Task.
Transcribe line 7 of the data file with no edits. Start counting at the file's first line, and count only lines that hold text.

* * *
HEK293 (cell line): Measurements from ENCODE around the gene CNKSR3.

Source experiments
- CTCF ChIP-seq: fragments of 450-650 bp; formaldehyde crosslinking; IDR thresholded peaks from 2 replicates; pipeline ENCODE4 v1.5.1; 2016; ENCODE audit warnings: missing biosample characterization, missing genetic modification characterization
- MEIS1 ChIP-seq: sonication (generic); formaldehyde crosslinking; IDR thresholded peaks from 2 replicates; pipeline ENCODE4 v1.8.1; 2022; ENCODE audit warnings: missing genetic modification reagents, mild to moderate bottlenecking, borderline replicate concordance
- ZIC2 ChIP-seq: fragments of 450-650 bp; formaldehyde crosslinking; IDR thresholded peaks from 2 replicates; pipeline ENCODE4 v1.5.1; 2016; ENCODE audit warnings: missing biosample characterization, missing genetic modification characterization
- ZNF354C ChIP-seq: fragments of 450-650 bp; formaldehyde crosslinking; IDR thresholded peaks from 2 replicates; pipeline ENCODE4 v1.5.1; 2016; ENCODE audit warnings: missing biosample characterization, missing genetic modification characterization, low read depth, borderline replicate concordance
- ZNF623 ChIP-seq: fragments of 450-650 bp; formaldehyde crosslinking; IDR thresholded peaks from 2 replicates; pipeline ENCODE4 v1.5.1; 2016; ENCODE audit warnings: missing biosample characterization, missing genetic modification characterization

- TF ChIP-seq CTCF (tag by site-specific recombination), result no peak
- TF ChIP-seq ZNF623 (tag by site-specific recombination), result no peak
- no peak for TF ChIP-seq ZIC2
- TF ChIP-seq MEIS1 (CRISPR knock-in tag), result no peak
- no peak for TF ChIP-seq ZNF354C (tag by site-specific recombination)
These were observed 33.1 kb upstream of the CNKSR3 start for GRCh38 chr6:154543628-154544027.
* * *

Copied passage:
- ZNF623 ChIP-seq: fragments of 450-650 bp; formaldehyde crosslinking; IDR thresholded peaks from 2 replicates; pipeline ENCODE4 v1.5.1; 2016; ENCODE audit warnings: missing biosample characterization, missing genetic modification characterization